“Why are we so unhappy in our work and our jobs?”
That is the question to which Karger and Aldrine offer answers, to include the early-inculcated western fascination with money, making our work not an end, but a means to an end – more money and the stuff it can buy. “In America,” Karger observes, “we talk of ‘growing up to be what you want to be,’ but what we really mean is ‘growing up to have what you want to have.’ Having, not being, is the American Dream, and work is the cost of our ticket.”
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Because money, not happiness, is the goal of work for most employees in the American workplace, it is hardly surprising that most jobs have not been designed to bring meaning and joy but are designed with efficiency as the sole goal. Via the scientific method, division of labor, the time clock and the computer, work has been sliced into smaller functions, each performed in less time, each seemingly having little relationship to the whole.
Our “mistaken belief that more money will make us happier and that more will one day become enough has kept most workers in harness in meaningless, repetitive jobs,” say Karger and Aldrine, even in the face of “overwhelming evidence shows that beyond the basic needs of food, shelter, clothing, and education -- money and happiness are disconnected.”
Based on analyses of dozens of studies and their substantial anecdotal perspective, the authors suggest that the individual relationships between managers and the employees they supervise is most important to positive workplace morale. What kind of relationships? Meaningful, empathetic relationships – relationships that require greater knowledge on the part of managers about the lives, beliefs, and goals of their employees.
“The post-modern manager must be the mother, father, brother, sister, pastor, and psychiatrist for all of her employees,” Karger argues, and in the second half of Why Work Isn’t Working Anymore, he describes a simple 3-tool system used successfully by thousands of managers today to create healthy, happy relationships in their workplaces, and thereby make their workplaces better places.
Unlike many business tomes, the authors do not attempt to “convince managers that they are right, but rather introduce a simple system that requires modification of management behavior, which when successful, modifies managers’ beliefs.” Each tool requires the user to engage in empathy-producing behavior and document it, to include, learning important facts about employees, palpable use of that knowledge in their service, and introspection. Powerful to be sure, yet the entire system requires an expenditure of no more than 15 minutes a day.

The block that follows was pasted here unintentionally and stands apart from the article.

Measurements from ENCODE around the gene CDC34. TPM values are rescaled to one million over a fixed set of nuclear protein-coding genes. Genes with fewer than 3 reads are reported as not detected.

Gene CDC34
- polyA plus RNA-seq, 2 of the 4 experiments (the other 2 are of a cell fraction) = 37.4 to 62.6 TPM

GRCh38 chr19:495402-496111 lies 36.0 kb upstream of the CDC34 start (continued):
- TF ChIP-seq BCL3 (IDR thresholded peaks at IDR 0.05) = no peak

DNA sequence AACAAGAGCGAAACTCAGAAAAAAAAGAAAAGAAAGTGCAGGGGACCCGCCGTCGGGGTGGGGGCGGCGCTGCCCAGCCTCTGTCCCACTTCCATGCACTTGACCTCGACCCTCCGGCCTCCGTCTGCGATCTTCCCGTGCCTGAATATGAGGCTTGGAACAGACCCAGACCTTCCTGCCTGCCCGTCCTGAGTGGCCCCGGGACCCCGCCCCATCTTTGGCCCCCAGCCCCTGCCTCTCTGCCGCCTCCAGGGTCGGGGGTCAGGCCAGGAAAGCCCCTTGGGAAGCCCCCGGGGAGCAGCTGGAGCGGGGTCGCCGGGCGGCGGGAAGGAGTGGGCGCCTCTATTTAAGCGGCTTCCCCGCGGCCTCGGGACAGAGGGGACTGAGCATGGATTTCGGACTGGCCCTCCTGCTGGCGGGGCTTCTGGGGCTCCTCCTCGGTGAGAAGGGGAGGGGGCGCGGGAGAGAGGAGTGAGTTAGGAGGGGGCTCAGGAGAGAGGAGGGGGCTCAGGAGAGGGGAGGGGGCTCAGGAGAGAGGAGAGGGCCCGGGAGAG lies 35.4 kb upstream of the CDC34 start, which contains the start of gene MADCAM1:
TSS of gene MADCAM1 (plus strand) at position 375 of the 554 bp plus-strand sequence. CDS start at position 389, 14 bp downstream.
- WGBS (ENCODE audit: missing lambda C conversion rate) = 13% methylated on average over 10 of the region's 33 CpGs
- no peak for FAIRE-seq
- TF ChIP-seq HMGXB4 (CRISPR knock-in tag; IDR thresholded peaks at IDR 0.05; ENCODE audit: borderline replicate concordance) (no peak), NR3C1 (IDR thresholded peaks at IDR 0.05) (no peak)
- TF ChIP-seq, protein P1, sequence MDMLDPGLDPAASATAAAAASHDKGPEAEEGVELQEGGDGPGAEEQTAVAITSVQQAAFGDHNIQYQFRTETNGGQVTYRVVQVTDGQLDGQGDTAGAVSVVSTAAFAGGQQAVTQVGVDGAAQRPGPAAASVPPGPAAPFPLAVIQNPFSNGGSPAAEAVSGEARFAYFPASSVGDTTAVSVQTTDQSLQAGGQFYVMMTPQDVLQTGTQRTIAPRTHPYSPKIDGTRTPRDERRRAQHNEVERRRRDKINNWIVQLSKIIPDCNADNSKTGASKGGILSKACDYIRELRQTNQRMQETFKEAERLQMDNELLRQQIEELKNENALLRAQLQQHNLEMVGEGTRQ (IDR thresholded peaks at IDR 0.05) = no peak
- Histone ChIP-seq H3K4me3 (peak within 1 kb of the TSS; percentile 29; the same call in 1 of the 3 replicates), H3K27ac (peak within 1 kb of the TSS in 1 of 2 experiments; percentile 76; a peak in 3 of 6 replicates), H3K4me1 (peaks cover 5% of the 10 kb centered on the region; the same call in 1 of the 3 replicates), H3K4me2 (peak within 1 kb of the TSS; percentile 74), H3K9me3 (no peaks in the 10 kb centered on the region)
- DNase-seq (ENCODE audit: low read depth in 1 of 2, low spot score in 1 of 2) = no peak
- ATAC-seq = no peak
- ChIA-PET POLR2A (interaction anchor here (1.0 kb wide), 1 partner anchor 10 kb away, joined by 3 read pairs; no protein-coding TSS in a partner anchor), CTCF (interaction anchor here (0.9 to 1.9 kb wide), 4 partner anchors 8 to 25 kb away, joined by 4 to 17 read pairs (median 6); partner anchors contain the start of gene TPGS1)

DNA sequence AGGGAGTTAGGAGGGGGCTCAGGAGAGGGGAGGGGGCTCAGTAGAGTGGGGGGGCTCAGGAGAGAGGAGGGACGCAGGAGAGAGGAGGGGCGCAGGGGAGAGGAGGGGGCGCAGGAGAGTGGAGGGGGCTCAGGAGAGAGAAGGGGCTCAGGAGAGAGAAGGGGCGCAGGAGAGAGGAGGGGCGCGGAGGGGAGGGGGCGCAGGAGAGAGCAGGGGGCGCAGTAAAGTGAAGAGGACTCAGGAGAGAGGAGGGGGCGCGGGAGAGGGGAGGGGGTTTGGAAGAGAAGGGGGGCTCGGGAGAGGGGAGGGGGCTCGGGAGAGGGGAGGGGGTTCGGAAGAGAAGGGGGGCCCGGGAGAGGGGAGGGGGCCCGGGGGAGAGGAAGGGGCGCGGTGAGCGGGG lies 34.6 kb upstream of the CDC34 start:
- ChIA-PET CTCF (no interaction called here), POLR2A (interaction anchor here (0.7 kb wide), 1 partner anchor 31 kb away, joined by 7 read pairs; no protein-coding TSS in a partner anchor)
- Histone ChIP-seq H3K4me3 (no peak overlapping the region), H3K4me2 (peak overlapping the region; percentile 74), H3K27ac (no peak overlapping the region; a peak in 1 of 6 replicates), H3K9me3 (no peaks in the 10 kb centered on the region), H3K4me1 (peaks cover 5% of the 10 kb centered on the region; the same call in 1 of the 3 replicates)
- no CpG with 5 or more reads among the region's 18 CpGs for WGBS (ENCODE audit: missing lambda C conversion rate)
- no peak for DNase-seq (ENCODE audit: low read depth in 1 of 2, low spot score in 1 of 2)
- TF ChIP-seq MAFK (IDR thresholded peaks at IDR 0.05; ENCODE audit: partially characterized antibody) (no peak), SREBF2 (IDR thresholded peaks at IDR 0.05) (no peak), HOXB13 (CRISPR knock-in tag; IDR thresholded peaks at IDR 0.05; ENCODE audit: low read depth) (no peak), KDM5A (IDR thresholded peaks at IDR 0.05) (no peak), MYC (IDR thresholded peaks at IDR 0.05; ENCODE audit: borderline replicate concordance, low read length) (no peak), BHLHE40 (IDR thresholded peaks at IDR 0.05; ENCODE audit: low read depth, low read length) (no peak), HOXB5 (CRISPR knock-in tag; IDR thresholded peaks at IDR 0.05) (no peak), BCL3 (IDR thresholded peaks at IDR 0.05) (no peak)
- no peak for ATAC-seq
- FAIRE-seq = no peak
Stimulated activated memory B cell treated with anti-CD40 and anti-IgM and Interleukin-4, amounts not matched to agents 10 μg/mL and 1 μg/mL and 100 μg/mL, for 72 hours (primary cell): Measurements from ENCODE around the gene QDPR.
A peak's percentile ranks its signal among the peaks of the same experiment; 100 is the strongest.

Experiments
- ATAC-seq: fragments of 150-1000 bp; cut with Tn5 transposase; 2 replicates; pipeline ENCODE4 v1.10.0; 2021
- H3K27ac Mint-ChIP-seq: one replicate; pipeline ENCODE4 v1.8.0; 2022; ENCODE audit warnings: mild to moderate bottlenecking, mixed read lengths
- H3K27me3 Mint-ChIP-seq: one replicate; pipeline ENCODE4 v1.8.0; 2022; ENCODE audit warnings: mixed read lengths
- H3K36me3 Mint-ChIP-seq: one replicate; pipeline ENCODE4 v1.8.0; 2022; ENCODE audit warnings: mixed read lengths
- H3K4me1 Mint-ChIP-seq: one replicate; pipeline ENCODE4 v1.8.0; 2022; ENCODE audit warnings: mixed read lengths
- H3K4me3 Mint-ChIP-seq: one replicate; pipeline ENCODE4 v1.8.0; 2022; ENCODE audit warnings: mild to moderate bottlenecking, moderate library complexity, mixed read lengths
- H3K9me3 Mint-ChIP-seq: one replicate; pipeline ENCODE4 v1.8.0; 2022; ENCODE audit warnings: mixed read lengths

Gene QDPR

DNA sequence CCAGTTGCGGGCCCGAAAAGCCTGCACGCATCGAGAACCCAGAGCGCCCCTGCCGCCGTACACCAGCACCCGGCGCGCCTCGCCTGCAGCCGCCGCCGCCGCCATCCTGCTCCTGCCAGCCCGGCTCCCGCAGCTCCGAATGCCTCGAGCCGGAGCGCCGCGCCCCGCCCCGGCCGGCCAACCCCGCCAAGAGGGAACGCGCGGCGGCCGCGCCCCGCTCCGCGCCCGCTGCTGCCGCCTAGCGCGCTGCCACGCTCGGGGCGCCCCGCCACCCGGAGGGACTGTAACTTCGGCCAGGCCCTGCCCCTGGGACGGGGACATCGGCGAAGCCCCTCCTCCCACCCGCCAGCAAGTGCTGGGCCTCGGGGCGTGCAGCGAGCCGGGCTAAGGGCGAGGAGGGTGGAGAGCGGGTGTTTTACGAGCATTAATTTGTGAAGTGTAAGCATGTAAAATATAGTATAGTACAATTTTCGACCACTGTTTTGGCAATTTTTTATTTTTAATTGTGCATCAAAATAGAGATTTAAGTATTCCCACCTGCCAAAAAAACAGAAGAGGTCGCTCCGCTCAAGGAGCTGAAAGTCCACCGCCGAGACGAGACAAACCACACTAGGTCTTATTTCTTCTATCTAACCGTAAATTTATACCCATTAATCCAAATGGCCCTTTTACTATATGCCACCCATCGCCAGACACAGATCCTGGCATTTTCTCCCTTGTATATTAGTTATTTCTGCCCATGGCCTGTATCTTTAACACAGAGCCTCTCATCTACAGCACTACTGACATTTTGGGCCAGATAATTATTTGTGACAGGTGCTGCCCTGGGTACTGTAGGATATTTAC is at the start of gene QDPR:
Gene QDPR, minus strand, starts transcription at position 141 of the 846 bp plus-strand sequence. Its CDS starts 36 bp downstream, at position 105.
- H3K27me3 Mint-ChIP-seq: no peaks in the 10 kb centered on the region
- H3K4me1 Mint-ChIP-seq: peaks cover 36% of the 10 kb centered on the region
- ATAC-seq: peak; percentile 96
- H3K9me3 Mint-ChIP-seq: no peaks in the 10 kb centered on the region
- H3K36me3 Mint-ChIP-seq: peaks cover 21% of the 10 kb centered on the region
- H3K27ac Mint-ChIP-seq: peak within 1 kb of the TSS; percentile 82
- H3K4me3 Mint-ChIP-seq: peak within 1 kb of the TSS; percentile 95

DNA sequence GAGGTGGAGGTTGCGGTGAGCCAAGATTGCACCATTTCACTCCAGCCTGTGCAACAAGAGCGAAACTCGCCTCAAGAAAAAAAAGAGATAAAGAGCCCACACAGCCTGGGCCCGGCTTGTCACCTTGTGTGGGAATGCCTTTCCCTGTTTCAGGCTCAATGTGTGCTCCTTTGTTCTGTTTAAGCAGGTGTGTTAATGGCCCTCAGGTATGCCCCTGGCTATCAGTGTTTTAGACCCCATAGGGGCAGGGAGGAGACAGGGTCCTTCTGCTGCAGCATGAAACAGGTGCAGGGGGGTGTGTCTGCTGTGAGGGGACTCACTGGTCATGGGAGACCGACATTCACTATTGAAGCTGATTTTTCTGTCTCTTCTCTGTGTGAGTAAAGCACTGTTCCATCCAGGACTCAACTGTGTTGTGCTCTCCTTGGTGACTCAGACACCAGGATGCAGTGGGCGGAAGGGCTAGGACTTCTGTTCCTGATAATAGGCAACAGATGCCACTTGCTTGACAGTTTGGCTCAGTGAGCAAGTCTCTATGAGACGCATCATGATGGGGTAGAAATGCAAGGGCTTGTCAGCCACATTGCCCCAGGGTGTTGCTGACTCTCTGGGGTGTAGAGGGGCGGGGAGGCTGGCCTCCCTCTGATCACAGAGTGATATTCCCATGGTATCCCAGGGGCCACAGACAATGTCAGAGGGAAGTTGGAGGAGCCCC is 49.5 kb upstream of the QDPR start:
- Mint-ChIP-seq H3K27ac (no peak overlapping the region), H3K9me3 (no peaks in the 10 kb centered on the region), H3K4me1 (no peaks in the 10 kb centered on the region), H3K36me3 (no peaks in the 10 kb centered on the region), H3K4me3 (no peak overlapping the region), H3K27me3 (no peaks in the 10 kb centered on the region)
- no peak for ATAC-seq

In the final chapter of Why Work Isn’t Working Anymore, the authors challenge corporate America to open itself to fundamental structural change via establishment of employee happiness as a primary goal, and the embracement of meaningful, healthy relationships between managers and the employees for whom they are responsible as the way to achieve that goal. These are relationships based on a foundation of more than mutual economic dependency, but in genuine care, compassion, and concern.
“Endemic change in the ethos of what work is, what work can become, and how our jobs should fit into our lives is essential if half of the American workforce, currently dissatisfied and discouraged with work, is to salvage any joy and satisfaction from their waking hours. Only by understanding why we are not happy at work can we grasp the futility of continuing to do the same old things in the same old ways, and understand that by relegating the entire work experience to economics we will continue to view work as being something we give up in order to have the very things that, in the end, will not make us happy or satisfied.”
The three tools introduced in Why Work Isn’t Working Anymore are the functional beginning of this effort and have proven highly effective in a myriad of workplaces to modify managerial behaviors, work environments, and subsequently, beliefs about what work should provide each of us.
This book is a significant step toward the creation of the post-modern workplace, a workplace in which managing and caring not only coexist but are dependent upon one another.